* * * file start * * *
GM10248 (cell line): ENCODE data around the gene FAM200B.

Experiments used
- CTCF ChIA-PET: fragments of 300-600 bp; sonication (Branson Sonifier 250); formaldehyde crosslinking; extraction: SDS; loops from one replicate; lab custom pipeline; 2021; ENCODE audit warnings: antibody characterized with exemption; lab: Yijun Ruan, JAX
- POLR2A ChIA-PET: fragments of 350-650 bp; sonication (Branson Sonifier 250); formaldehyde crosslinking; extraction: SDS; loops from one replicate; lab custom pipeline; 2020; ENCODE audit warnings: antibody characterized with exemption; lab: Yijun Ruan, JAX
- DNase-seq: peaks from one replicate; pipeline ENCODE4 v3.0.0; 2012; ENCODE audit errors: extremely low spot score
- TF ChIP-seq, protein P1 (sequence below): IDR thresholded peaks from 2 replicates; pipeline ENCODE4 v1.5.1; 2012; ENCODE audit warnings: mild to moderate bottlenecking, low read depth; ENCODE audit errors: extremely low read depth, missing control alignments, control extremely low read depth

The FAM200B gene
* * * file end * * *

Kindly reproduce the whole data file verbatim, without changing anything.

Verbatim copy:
GM10248 (cell line): ENCODE data around the gene FAM200B.

Experiments used
- CTCF ChIA-PET: fragments of 300-600 bp; sonication (Branson Sonifier 250); formaldehyde crosslinking; extraction: SDS; loops from one replicate; lab custom pipeline; 2021; ENCODE audit warnings: antibody characterized with exemption; lab: Yijun Ruan, JAX
- POLR2A ChIA-PET: fragments of 350-650 bp; sonication (Branson Sonifier 250); formaldehyde crosslinking; extraction: SDS; loops from one replicate; lab custom pipeline; 2020; ENCODE audit warnings: antibody characterized with exemption; lab: Yijun Ruan, JAX
- DNase-seq: peaks from one replicate; pipeline ENCODE4 v3.0.0; 2012; ENCODE audit errors: extremely low spot score
- TF ChIP-seq, protein P1 (sequence below): IDR thresholded peaks from 2 replicates; pipeline ENCODE4 v1.5.1; 2012; ENCODE audit warnings: mild to moderate bottlenecking, low read depth; ENCODE audit errors: extremely low read depth, missing control alignments, control extremely low read depth

The FAM200B gene